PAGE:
The Jewish Kingdom of Himyar (Yemen): Its Rise and Fall

By Adler, Joseph | Midstream, May-June 2000 | Go to article overview

The Jewish Kingdom of Himyar (Yemen): Its Rise and Fall


Adler, Joseph, Midstream


The mists of legend and folklore veil the time when Jews first set foot on the Arabian Peninsula. According to rabbinic sources, the first links to Arabia go back to the time of Joshua, when a contingent of Israelites were sent to battle the treacherous Amalekites and ended up settling in Yathrib (Medina). Subsequently, a group of King Saul's warriors, repudiated for their disobedience in sparing the young son of the Amalekite king, settled in northern Arabia in the vicinity of Yathrib. A more formal Israelite colony is said to have settled in the same region during the reign of King David. Similarly, the legendary encounter between the Queen of Sheba and King Solomon attests to the antiquity of the stories relating to Israelite-Arabian contacts. Indeed, the queen's visit to Jerusalem is supposed to have culminated in the conversion to Judaism of many of her Sabean subjects. In addition, it is believed that tinder King Solomon, seafaring Israelites who navigated the Red Sea on their way to the "land of gold" (Ophir) established trading stations along the coast, and in the more important towns of southern Arabia. In time, these trading stations became colonies.

During the prophet Jeremiah's time (6th century BCE), a large migration of Jews is said to have gone to southern Arabia, and tradition has it that when, years later; the Hebrew priest and scribe Ezra (5th century BCE) commanded the descendants to return to Jerusalem, they refused; whereupon, Ezra pronounced an everlasting ban upon them. As a result of this legend, which is devoid of historicity, no Jew of Yemen gives the name of Ezra to a child.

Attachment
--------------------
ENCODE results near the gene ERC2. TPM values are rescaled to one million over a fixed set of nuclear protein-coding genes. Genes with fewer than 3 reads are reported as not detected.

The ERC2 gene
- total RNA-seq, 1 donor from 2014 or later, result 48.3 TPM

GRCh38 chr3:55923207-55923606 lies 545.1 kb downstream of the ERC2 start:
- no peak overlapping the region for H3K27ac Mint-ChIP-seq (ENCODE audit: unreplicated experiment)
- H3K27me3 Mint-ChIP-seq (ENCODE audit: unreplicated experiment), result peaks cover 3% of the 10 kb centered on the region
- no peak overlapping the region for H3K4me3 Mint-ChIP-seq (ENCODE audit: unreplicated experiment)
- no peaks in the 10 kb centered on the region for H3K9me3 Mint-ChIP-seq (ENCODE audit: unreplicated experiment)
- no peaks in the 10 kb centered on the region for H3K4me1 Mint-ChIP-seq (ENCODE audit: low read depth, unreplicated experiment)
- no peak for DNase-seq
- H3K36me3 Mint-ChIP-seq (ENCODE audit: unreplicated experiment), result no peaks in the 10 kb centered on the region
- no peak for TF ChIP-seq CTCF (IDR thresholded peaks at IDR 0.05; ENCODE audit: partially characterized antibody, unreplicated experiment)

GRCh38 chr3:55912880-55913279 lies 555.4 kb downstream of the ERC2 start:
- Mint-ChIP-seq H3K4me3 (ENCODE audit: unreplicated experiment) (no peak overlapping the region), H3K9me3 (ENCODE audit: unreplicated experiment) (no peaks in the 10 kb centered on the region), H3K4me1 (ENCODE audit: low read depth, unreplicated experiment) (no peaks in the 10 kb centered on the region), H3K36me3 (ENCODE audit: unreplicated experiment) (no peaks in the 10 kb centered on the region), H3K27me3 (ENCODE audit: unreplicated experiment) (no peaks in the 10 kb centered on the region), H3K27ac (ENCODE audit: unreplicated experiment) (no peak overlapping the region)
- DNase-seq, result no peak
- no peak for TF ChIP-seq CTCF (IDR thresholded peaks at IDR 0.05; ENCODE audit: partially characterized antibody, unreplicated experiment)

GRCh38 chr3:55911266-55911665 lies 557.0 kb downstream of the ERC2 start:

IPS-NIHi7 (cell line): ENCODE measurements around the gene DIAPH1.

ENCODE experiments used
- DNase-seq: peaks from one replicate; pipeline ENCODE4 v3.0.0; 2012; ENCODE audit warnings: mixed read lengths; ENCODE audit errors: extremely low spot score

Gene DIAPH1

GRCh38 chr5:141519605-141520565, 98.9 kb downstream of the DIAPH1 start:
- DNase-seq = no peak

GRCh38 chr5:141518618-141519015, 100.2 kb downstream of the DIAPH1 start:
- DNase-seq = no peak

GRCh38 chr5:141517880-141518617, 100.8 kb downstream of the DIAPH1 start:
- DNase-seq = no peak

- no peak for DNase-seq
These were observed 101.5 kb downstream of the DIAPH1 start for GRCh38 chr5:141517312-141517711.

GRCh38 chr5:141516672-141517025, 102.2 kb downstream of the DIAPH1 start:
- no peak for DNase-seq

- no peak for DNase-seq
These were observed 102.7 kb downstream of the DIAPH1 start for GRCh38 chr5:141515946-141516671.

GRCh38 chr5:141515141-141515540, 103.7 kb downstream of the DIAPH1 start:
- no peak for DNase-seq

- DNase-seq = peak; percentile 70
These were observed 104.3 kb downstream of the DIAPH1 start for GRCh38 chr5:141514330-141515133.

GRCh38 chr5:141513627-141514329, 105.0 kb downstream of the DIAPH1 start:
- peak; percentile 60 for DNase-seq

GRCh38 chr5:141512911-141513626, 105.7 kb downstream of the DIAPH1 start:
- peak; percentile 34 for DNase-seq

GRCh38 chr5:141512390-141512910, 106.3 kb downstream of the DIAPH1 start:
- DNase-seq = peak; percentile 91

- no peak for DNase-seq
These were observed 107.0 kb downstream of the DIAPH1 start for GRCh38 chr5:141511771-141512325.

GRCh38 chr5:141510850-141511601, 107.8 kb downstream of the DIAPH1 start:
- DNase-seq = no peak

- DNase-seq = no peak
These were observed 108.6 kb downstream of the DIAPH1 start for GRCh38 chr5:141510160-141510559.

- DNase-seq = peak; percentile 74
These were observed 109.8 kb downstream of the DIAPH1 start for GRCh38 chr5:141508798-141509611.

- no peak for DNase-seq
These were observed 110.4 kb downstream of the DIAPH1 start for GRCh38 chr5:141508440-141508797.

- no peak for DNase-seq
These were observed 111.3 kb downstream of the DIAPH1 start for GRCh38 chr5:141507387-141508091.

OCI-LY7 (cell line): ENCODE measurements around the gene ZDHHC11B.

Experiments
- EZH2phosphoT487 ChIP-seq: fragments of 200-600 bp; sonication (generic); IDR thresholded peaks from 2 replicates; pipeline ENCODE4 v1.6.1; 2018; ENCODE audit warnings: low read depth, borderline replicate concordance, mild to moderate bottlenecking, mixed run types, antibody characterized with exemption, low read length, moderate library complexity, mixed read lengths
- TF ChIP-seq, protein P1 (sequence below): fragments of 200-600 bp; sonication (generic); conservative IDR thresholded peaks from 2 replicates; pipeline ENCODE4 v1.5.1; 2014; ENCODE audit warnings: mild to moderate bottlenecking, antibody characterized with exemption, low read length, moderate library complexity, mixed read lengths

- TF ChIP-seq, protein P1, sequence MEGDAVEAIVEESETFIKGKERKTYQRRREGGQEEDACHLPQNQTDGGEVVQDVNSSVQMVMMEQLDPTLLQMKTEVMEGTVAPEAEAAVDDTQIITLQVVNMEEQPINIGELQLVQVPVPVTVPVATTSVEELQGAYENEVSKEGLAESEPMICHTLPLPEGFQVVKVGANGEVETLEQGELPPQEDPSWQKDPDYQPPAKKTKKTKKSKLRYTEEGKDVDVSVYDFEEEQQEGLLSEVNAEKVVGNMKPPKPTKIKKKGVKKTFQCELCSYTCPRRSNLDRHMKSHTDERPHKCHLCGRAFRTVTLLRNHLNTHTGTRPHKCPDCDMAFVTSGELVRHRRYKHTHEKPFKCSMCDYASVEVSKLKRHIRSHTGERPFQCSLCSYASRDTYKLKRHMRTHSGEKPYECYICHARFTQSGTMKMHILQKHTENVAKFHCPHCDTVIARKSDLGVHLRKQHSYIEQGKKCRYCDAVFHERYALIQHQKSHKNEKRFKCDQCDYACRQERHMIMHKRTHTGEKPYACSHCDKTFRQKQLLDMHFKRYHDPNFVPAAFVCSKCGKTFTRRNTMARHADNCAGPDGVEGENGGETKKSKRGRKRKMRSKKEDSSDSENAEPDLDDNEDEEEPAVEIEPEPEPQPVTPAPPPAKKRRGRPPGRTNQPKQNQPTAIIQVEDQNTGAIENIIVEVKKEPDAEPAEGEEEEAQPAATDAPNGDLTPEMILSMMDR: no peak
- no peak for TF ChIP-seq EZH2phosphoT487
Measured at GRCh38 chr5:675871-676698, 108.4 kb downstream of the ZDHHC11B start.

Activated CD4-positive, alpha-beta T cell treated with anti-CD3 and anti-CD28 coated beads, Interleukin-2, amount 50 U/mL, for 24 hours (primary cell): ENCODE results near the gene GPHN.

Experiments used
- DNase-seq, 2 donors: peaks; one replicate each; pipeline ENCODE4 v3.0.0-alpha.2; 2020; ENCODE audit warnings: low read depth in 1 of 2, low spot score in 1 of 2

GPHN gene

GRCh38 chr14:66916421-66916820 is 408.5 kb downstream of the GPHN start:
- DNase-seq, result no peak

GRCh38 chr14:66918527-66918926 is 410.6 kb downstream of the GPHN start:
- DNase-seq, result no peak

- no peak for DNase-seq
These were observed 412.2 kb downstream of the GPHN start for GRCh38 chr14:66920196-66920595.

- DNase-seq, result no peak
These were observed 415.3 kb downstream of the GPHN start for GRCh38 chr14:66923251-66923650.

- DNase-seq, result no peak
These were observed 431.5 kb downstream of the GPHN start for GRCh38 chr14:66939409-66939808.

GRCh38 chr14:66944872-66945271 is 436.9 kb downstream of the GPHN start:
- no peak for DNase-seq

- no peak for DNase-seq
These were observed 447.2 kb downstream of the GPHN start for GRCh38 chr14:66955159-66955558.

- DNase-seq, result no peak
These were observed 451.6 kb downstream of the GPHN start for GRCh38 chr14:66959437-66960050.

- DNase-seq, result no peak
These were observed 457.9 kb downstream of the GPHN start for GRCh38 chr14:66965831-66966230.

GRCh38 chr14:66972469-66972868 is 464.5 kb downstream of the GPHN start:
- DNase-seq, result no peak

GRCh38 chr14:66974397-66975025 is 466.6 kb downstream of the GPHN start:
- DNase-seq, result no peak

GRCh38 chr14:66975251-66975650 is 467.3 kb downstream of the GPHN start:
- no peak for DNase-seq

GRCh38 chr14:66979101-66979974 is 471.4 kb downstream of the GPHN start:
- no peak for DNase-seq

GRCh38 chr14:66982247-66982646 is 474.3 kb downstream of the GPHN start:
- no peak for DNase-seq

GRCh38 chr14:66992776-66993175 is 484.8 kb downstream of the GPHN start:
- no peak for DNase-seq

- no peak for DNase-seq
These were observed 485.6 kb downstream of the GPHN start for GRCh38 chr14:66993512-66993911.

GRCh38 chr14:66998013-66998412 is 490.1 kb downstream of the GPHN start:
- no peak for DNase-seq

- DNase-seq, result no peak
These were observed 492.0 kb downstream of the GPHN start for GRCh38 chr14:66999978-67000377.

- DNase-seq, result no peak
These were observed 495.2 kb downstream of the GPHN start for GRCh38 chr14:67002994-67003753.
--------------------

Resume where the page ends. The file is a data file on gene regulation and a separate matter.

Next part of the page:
The destruction of the First Temple in Jerusalem by Nebuchadnezzar (586 BCE) led many Judeans, it is believed, to seek safety in the Arabian Peninsula. The Jews of San'a in Yemen have a legend that their forefathers settled there 42 years before the destruction of the First Temple. A far more extensive migration of Jews to Arabia, and one that takes us out of the realm of legend and into history, followed the destruction of the Second Temple (70 CE) by the Roman legions of Titus.

After the Romans had laid waste to Jerusalem, a number of Jews managed to escape the city and fled in part to Egypt and northern Arabia. That Jews were present during this period in northern Arabia is proved by the existence of tombstones on ancient sites halfway between Medina and Eretz Israel. These grave markers date to years before and after the destruction of the Second Temple. From these fugitives from Roman persecution sprang three important tribes: the Banu Karnuka; the Banu Nadir; and the Banu Kuraisa. These tribes had their center in Yathrib. To the north of Yathrib was situated the oasis and district of Khaibar, which was inhabited by a large Jewish colony.

Legend has it that the Jews of Khaibar were descendants of the Biblical Rechabites, who, according to the command of their progenitor, the redoubtable Jonadab, abstained from drinking wine and, opposed to the materialism of city life, dwelt only in tents. Their asceticism was supposedly commended by the prophet Jeremiah. Barely a day's journey from Khaibar, many smaller Jewish communities stretched in a long line by the side of a fruitful wadi -- the so-called Valley of Villages. To protect themselves against marauding Bedouins, the Jews built a line of fortresses (castles) on sites overlooking their communities. Although the region they inhabited was not so culturally felicitous as the southern part of the Arabian Peninsula, the Jews nevertheless flourished. Quite a flew led a nomadic life; others occupied themselves with agriculture (date-growing), cattle breeding, caravan commerce, arms traffic, and the crafts.

The Jews became especially numerous and powerful in the southern part of Arabia (notably in Yemen), a rich and fertile land of incense and spices and a way station on the routes to Africa, India, and the Orient. This was the Arabia Felix ("happy land") of the classical geographers, a region, its inhabitants boasted, "the very dust of which was gold, and whose men were the healthiest, and whose women gave birth without pain. …

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